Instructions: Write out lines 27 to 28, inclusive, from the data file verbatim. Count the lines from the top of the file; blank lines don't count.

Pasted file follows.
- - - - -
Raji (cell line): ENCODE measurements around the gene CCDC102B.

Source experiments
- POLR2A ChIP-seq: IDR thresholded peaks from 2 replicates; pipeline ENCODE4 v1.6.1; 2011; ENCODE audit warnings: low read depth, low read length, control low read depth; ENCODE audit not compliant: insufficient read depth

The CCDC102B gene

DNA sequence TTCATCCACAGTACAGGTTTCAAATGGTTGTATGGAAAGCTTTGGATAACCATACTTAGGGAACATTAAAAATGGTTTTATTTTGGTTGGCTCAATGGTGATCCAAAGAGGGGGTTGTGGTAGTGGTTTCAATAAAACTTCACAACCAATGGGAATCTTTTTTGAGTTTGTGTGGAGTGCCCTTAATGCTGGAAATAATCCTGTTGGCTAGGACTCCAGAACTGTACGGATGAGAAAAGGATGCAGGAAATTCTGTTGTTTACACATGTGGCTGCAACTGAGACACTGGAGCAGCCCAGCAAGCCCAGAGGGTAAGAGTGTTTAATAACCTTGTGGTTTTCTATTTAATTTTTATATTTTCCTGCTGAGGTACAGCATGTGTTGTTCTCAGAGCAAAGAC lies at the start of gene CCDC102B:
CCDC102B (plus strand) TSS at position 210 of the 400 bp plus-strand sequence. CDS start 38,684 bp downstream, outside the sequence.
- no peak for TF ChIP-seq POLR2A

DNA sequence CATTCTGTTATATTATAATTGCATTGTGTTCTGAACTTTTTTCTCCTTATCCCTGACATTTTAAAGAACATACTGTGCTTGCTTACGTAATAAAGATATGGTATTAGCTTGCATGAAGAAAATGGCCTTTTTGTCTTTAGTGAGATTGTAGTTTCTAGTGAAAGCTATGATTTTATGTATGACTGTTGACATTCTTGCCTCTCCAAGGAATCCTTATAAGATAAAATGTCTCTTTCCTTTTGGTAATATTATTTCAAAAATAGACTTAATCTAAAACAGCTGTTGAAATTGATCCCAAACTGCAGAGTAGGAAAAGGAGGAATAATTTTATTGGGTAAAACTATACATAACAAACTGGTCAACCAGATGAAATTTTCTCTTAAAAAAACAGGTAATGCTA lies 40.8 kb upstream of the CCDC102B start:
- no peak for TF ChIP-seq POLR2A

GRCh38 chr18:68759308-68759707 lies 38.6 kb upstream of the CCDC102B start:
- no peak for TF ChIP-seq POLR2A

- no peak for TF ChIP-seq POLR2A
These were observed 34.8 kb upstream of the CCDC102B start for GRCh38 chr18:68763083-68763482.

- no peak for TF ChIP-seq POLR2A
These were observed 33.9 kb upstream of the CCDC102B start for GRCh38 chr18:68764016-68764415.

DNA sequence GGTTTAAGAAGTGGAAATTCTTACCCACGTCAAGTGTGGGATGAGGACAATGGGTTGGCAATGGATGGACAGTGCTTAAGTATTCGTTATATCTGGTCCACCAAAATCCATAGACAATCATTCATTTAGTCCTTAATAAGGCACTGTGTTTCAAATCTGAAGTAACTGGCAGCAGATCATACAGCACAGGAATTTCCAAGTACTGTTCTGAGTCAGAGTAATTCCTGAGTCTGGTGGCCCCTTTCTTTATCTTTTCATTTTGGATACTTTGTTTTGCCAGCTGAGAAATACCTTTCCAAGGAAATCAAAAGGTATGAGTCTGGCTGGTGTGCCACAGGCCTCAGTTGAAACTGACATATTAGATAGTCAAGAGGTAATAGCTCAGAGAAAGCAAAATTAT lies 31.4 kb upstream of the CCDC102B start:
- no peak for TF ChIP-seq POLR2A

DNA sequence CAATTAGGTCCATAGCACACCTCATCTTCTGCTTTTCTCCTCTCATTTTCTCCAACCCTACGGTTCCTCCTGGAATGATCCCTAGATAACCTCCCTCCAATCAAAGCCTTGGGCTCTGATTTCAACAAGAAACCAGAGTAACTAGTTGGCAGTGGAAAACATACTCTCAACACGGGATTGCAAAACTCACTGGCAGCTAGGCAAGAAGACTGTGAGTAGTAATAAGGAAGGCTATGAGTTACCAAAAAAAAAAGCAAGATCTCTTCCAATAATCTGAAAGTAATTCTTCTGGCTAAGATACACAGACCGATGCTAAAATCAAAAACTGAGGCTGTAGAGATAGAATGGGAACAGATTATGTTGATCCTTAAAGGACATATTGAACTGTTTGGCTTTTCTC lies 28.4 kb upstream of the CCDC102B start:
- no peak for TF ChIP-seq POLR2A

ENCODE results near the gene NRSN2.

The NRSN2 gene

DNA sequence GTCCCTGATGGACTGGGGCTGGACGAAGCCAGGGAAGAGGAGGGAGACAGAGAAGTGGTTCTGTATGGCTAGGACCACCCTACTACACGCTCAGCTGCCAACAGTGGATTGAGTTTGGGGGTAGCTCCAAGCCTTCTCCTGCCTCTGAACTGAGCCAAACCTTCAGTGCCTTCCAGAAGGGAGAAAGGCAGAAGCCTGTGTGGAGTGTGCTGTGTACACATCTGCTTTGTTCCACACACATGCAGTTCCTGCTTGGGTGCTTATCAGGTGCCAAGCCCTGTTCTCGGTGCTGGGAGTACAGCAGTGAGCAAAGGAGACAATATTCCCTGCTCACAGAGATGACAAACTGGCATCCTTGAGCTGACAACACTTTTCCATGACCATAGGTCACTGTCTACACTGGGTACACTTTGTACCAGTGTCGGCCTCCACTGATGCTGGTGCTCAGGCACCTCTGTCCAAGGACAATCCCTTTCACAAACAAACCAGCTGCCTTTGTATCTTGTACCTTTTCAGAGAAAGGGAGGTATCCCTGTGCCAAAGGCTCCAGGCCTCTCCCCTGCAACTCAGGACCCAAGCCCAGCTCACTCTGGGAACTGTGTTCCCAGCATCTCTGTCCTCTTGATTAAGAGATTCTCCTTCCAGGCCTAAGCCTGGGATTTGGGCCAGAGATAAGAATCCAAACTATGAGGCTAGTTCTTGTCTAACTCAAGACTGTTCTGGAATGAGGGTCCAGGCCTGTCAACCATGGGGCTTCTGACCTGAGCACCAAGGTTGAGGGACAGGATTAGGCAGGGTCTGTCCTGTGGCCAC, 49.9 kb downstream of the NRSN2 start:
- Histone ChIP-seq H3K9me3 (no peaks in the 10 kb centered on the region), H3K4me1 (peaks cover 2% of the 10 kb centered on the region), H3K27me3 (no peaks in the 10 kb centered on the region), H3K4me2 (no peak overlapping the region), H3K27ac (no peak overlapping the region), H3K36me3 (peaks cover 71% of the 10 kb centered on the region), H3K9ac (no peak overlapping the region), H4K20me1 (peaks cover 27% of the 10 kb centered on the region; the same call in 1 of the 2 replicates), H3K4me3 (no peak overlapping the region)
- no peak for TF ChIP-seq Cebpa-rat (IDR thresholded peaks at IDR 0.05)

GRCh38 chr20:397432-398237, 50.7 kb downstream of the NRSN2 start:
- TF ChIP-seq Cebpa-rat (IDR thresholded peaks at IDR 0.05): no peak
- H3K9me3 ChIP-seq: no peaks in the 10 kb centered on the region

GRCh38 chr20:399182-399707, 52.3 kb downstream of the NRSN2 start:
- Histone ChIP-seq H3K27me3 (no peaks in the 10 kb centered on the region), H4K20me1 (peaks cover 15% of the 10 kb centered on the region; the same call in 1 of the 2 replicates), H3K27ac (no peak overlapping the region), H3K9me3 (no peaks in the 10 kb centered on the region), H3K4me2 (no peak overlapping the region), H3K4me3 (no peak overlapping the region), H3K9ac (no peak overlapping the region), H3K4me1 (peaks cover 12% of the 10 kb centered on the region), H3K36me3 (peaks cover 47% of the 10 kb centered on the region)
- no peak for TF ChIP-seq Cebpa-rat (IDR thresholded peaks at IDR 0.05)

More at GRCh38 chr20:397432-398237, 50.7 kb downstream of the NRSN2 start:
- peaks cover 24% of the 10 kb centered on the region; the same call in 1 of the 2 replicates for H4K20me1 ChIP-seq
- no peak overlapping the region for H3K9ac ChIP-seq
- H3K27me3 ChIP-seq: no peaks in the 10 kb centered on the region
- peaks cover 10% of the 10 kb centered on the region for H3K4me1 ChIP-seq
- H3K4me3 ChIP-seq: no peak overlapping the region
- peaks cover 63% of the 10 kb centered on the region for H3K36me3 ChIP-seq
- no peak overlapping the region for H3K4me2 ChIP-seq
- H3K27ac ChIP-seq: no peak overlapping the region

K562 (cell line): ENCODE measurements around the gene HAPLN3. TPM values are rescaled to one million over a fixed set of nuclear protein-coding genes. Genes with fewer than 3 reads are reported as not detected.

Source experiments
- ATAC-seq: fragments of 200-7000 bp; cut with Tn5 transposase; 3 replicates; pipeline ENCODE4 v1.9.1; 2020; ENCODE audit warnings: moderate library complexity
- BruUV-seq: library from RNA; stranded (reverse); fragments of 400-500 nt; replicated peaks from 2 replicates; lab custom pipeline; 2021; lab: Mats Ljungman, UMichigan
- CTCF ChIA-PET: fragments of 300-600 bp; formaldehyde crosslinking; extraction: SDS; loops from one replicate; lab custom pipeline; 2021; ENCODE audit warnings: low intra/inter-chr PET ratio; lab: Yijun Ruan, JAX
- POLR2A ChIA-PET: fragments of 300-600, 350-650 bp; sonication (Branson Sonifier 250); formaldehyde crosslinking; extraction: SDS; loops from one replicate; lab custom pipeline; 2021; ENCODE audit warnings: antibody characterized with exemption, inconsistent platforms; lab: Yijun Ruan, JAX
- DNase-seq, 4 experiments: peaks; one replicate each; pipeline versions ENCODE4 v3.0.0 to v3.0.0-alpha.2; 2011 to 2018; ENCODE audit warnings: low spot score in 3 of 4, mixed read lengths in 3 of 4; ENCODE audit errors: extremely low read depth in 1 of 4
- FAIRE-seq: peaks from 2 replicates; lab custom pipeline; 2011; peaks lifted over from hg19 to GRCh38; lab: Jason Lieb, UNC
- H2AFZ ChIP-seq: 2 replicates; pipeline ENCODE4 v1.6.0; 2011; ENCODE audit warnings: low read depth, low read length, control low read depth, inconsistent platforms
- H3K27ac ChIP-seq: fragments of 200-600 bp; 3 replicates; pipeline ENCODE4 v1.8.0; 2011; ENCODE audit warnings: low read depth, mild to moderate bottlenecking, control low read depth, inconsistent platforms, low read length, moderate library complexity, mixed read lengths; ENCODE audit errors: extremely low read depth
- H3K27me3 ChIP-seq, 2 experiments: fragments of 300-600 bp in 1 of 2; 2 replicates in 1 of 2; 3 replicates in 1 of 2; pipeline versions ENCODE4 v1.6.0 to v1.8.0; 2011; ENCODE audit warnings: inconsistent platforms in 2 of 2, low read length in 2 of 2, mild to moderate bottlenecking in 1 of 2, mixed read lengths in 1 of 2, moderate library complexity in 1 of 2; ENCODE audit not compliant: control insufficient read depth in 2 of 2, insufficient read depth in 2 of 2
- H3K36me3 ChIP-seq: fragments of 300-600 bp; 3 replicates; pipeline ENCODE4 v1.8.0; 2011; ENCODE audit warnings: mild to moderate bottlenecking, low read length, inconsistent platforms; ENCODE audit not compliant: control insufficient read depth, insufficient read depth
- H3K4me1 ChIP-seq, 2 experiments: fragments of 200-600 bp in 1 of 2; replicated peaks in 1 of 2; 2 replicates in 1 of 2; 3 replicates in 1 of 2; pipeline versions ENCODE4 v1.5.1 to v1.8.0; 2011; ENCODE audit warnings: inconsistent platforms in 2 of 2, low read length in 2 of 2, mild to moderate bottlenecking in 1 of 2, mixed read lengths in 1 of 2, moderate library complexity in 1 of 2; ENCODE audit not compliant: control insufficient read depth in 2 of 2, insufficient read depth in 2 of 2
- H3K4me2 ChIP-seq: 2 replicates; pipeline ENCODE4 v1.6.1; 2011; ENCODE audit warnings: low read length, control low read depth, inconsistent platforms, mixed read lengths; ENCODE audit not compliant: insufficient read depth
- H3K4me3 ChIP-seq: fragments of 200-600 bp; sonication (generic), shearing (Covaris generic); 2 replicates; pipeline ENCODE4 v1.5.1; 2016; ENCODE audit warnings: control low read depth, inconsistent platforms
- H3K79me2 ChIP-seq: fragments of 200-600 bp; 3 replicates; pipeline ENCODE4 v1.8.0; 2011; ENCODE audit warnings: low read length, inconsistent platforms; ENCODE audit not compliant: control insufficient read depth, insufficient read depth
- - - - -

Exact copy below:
- H3K9me3 ChIP-seq: no peaks in the 10 kb centered on the region

GRCh38 chr20:399182-399707, 52.3 kb downstream of the NRSN2 start: